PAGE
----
Civil rights inform Logan Center exhibit

Assistant to the Editor

Canadian artists Duane Linklater and Brian Jungen, whose Logan Center exhibit “Modest Livelihood” addresses civil rights issues behind a wave of recent protests in Canada, will speak in the tower’s Performance Penthouse, 915 E. 60th St., next Wednesday, Jan. 23, at 6 p.m.

Logan Center visual arts program curator Monika Szewczyk curated the exhibit, which has been on display since December. It shares its title with the duo’s 2012 silent documentary depicting the two hunting a moose in rural British Columbia with Jungen’s uncle. The 50 minute film, concluding with the skinning of a steaming moose carcass under the cold Canadian air, plays continuously in a dark theater next to a room where footage captured during the making of the movie is projected in a loop.

According to Szewczyk, the show’s title refers to the Canadian political term “moderate livelihood,” which references the legal rights of first nations people – the Canadian term for Native Americans – to make use of their land. The term rose to prominence following a 1999 Canadian Supreme Court ruling declaring that the Mi’kmaq people of Nova Scotia fishing lobsters out of season in their waters were entitled to earn a “moderate livelihood,” but not seek the “accumulation of wealth.”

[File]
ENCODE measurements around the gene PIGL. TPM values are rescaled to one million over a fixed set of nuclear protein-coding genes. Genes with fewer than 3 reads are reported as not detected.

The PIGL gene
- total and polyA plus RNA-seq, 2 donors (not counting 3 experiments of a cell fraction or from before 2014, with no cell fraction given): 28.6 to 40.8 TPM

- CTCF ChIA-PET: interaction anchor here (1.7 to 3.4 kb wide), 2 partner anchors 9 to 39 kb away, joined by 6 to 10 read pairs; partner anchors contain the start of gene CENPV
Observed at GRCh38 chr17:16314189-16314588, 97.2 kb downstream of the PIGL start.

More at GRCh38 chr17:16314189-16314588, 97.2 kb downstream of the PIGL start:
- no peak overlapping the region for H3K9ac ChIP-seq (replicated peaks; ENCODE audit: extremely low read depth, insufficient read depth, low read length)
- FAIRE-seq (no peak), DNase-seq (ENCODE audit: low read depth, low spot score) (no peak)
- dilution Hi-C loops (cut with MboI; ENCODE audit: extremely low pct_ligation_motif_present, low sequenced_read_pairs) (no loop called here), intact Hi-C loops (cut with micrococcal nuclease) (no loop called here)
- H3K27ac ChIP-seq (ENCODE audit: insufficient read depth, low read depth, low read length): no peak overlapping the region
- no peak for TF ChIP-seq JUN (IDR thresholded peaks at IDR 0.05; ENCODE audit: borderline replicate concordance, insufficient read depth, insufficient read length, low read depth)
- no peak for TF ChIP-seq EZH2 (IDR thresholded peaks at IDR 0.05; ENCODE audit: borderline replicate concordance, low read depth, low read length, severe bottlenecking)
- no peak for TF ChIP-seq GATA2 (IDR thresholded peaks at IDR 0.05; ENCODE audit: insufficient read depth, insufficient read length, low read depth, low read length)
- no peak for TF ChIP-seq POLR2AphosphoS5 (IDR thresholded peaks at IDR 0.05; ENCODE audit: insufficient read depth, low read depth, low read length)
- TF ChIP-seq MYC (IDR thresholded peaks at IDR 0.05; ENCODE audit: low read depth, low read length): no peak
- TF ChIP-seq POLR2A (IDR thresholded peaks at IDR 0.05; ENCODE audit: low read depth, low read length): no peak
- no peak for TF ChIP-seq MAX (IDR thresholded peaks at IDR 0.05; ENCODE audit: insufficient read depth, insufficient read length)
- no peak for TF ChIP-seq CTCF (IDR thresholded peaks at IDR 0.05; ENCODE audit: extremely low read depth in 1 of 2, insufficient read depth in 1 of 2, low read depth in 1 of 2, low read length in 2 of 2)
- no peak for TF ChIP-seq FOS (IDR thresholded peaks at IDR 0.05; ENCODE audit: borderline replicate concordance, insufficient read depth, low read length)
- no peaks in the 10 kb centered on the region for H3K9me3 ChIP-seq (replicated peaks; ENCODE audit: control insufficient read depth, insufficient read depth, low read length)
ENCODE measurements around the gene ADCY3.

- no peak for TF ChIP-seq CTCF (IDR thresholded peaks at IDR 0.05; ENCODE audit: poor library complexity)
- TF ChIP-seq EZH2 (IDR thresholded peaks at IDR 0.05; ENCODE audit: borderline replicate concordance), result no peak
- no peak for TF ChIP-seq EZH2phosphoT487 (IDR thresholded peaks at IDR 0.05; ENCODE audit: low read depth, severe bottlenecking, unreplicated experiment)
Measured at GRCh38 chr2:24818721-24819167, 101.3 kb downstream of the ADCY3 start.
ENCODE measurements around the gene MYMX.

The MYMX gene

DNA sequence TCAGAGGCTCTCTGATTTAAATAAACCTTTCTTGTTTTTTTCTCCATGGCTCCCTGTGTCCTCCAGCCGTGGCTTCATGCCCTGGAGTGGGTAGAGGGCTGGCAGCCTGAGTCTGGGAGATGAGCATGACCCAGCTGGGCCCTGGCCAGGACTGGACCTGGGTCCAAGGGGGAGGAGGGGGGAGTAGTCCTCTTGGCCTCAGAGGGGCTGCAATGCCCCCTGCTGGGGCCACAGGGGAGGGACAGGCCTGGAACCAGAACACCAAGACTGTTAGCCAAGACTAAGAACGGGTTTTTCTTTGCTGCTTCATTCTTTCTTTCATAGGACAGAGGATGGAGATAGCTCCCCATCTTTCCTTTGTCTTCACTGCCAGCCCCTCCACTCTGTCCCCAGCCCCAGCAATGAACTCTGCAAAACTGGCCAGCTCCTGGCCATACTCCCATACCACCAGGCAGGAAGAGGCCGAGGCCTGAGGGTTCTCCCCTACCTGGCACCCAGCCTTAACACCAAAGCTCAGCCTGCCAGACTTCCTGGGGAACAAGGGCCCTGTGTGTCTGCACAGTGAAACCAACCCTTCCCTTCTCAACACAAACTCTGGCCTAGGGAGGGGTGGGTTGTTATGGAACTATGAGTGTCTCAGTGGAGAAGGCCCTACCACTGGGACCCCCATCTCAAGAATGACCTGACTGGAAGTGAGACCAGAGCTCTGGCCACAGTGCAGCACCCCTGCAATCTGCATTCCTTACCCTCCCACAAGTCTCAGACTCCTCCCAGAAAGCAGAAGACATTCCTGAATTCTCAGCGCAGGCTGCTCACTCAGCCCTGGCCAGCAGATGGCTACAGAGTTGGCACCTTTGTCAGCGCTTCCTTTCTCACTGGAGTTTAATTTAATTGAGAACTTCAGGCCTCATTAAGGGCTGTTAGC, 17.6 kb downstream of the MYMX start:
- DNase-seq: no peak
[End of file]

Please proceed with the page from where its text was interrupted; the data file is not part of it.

First nations land use is still governed by a set of 11 “treaties,” struck between the Canadian government and various tribes from 1871 to 1921. In an e-mail to the Herald, Linklater said that both he and Jungen “felt very strongly about the current relevancy of our Treaties.”

Linklater said that “our ancestors ensured that our right to hunt and to subsist was protected. To continue this – we had to go and do it.”

“Just as the Treaty itself is a document both oral and written, we now have produced a visual document.”

The exhibit, Linklater said, is especially relevant in light of recent political developments in Canada, including the “Idle No More” protests – a nationwide movement that has spawned response to Bill C-45, proposed federal legislation opening vast swaths of the country to potential development which some say would compromise the current treaties.

He said his work shares “many of the same concerns of the people in its regards for the continued protection of our Treaty rights.”
“Modest Livelihood” will run through Feb. 3. For more information on the exhibit or the upcoming talk, call the Logan Center at 773-702-2787, send an e-mail to or visit